If you want to make the most of your time and be more productive, you have to start by analyzing how you spend your time currently. You can’t improve if you don’t know where you’re starting. Managing time is a balancing act. We all have a finite number of minutes in every hour, day, and week. If you want to spend your time differently, you have to know what you can realistically give up and how much time it really adds up to.
One of the most common ways people track how they spend their time is to estimate it at the end of the day or week. Unfortunately, human beings are really bad at estimating how they spend their time. When people estimate how much time they’ve spent doing various things after the fact, they typically overestimate time worked by 5 to 10 percent (Robinson et al. 2011) and underestimate leisure time. They also fairly often somehow have more than 168 hours, which is all the time there is in a week!
1. Create a Time Diary
Time diaries are different. In a time diary, one accounts for blocks of time throughout the day, such as 30-minute intervals, rather than estimating how their time was time spent at the end of a day or week. People are more accurate in their estimates with time diaries than time estimate surveys.
So create a time diary that has 30-minute or one-hour blocks (author and time-management expert Laura Vanderkam has templates), and a few times a day, note what you were doing in them. Use a spreadsheet or a notebook if you prefer paper. A spreadsheet will be more efficient, though, because you can copy and paste entries that repeat, and because you can always code or categorize blocks of times if you want to run further analysis on them.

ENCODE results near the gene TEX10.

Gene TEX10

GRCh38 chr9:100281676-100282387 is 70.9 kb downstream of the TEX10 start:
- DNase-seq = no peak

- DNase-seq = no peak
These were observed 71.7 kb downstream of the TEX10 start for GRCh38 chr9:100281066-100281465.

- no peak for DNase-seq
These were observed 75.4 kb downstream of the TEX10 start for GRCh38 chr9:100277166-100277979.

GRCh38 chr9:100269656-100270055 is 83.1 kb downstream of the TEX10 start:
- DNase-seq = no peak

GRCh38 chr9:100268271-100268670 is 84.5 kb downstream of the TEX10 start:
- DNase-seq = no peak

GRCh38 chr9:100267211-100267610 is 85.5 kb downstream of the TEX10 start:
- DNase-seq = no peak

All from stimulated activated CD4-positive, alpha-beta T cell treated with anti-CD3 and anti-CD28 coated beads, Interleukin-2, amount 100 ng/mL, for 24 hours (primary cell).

I don’t actually think it’s necessary to log every single 30-minute block, however. Or at least, you don’t have to do it from memory. The process of logging your time manually is tedious and, well, time consuming. There are better, easier ways to track a lot your time that actually result in much more detailed information. So add step 2…
2. Install Time-Tracking Software
Using time-tracking software is a much more passive way to get very accurate information about how you spend your time, or at least how you spend your time while your computer is on. So install some time-tracking software. Then you won’t need to note in your time diary any of the hours you spend using computers. If you’re a knowledge worker, that will mean you can eliminate time-tracking for somewhere around eight hours of your day.
I’m a fan of RescueTime, which I’ve mentioned on this blog before, because it’s very general and flexible, and it isn’t specifically designed for billing and invoicing. Also, it’s free version is very good. Many other time-tracking software apps, such as Toggl and Paydirt, are meant for tracking billable hours and invoicing.
RescueTime works like this: You install the app on your computers. It passively tracks the applications you use and websites you visit. It also tracks idle time (with the paid version only), that is, moments when you leave your computer on but are not typing or mousing for several minutes. Usually, idle time indicates you took a break, were in a meeting, or had a phone call. When RescueTime spots idle time, it asks you to classify what you were doing, and it records that information for reports about how you spend your time that it will generate later.
When you first start using RescueTime, you tell the application what apps and websites are productive, unproductive, or neutral. You also classify sites and apps, for example calling Evernote a “business” application that’s associated with productivity, but labeling YouTube as an unproductive website that’s “entertainment.” These classifications are important because what’s productive for me may not be productive for you. For instance, reading tech news and reviews is productive for me because it’s directly related to my work. Email is productive for some and highly unproductive for others.